Catholics Face Crisis on Retirement Funds
Roman Catholic religious orders are between $2.5 billion and $3.5 billion short of funds to finance even modest retirement programs for aging nuns and brothers, a church-sponsored study made public here Friday says.
The situation is “a national crisis that has been coming for the last 10 years” and is forcing some religious orders to sell property or seek public assistance for retiring nuns, said Msgr. Daniel Hoye of the National Conference of Catholic Bishops.
During the last two decades, as fewer young people have entered religious orders, the financial burden of caring for the increasing numbers of elderly and infirm members has fallen on a shrinking pool of those earning enough to contribute to retirement reserves, church leaders said. The problem, they added, involves cash flow and long-range needs, rather than immediate bankruptcy or hungry, homeless individuals.
“This is a situation that has developed due to many complex factors. We’re talking about nuns who served in schools, hospitals and social service agencies 20 to 30 years ago. We were not prepared in the past to think of the time when medical costs would be so astronomical,” said Sister Mary Oliver Hudon of the School Sisters of Notre Dame.
Hudon will head a two-year project aimed at helping the religious communities with retirement funding by increasing workers’ salaries, which would expand their Social Security benefits and ability to contribute to retirement programs; establishing larger reserves; selling properties, and consolidating some orders and dissolving others. The plan resulted from a retirement needs survey last year of 534 Catholic religious institutions.
The church-commissioned survey, conducted by the Arthur Andersen & Co. accounting firm, found that $2.5 billion would be needed in order to support retirement costs of present members of religious communities, even if the orders are able to raise $1 billion by selling land, school buildings, residences and other property.
The problem has worsened since the 1960s, as nuns and brothers--including thousands of religious sisters who worked for years in church schools at relatively low wages--have become old men and women with little or no personal means of support, the study says. The financial pinch is particularly acute for women’s orders, according to the study, because of a sharp decline in the numbers of women entering professional religious vocations and the fact that nuns tend to live longer after retirement than do males in religious orders.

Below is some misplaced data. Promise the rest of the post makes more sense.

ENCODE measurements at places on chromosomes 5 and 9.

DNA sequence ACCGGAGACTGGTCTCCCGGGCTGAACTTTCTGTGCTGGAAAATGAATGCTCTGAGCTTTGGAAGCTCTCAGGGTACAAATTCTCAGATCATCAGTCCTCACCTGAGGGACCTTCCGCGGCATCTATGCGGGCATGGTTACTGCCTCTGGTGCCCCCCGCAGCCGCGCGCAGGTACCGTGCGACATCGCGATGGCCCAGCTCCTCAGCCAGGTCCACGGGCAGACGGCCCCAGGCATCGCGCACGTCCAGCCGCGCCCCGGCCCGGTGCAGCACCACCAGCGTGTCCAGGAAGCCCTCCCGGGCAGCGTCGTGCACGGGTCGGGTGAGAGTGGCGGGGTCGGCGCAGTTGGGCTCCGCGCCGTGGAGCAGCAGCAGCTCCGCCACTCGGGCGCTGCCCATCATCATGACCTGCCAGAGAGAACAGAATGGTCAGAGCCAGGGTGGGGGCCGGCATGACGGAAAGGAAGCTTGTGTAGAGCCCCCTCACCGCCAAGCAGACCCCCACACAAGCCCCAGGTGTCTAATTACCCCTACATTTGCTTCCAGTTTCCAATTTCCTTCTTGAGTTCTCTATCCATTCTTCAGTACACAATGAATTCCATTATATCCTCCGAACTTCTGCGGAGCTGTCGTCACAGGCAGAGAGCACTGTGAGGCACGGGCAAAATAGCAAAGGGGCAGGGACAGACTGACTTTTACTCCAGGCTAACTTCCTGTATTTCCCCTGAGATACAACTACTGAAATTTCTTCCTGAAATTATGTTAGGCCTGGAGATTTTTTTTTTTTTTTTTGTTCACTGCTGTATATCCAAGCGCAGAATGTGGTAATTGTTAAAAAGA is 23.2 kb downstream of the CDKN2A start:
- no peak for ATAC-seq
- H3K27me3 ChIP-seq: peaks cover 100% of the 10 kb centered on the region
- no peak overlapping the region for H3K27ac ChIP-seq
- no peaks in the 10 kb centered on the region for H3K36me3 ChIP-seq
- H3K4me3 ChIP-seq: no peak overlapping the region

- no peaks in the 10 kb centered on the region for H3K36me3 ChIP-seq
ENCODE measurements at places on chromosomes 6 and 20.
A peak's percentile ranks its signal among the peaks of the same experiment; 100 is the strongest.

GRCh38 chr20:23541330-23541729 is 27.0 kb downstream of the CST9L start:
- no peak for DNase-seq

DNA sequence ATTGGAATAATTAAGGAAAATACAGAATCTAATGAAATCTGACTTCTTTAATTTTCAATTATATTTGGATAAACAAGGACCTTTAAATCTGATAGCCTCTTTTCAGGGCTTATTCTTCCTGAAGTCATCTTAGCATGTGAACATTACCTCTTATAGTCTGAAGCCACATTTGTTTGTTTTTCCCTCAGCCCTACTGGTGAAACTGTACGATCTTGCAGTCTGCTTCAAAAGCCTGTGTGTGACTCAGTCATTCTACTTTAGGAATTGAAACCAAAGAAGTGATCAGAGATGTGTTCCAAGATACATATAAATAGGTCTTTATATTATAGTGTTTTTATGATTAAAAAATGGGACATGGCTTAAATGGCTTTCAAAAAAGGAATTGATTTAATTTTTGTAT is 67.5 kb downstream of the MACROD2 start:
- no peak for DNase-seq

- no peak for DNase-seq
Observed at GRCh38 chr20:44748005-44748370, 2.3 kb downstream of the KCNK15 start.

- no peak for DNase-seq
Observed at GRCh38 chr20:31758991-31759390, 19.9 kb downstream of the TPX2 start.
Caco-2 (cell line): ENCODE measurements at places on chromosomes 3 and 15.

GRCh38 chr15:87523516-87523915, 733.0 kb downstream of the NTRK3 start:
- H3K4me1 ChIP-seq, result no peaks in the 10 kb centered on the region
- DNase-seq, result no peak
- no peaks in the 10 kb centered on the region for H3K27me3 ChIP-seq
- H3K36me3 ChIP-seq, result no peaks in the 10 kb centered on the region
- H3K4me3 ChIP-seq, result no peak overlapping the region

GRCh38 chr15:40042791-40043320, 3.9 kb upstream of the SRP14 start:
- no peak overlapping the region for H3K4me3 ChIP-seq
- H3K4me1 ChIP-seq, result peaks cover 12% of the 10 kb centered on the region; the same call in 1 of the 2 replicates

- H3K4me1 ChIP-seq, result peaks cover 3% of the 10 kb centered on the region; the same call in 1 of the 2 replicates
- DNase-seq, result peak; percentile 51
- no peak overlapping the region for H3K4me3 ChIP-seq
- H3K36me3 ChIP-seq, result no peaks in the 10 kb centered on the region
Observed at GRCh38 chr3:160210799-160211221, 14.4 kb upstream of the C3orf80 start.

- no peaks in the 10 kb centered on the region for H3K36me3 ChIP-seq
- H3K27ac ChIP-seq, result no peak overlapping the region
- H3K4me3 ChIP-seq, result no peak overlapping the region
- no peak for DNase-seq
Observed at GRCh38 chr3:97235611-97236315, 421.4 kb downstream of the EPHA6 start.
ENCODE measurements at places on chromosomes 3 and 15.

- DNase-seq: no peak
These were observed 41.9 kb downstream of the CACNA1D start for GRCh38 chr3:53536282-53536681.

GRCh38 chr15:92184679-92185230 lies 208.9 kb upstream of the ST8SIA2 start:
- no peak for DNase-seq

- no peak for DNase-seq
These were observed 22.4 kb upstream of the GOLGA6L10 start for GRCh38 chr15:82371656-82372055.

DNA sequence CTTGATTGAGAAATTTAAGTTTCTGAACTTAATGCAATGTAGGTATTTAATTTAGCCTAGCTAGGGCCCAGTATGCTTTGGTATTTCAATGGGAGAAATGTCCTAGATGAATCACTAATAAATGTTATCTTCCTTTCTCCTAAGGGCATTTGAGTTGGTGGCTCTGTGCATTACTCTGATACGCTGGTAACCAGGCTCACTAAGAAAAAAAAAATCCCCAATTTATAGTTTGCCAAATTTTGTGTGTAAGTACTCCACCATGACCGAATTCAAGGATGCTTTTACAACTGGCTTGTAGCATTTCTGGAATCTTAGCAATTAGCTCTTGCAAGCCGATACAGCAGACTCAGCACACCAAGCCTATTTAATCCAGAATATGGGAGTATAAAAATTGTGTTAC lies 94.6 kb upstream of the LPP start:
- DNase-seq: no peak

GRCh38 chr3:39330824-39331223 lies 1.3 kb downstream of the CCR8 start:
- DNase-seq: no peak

Members of Catholic religious orders customarily take vows of poverty and pool their earnings to support the overall needs of the community. Simple life styles, coupled with a steady influx of young, new members, made the system workable in former times, officials said, even though many communities had no formal pension plans and their workers, until 1972, were forbidden to receive Social Security benefits.
Earlier this week, the Official Catholic Directory showed that the number of U.S. nuns declined from a high of 181,421 in 1966 to 113,658 currently in more than 360 orders. The median age for American nuns is 62.5 and increasing by one year annually; the median age for religious order men is 54.5.
Average annual retirement cost is $8,292 for men and $8,556 for women, the survey found. Average annual Social Security benefits was $2,500, leaving the balance to be funded by the church community’s operations or outside funds.
In response to a question, officials said they had not investigated recent news reports of nuns clipping food coupons to save money, barely scraping together money needed for funeral costs and receiving government food stamps.
“There isn’t a sister in America . . . who will ever be truly without food and shelter,” Hudon said.
Lou Fintor reported from Washington and Russell Chandler from Los Angeles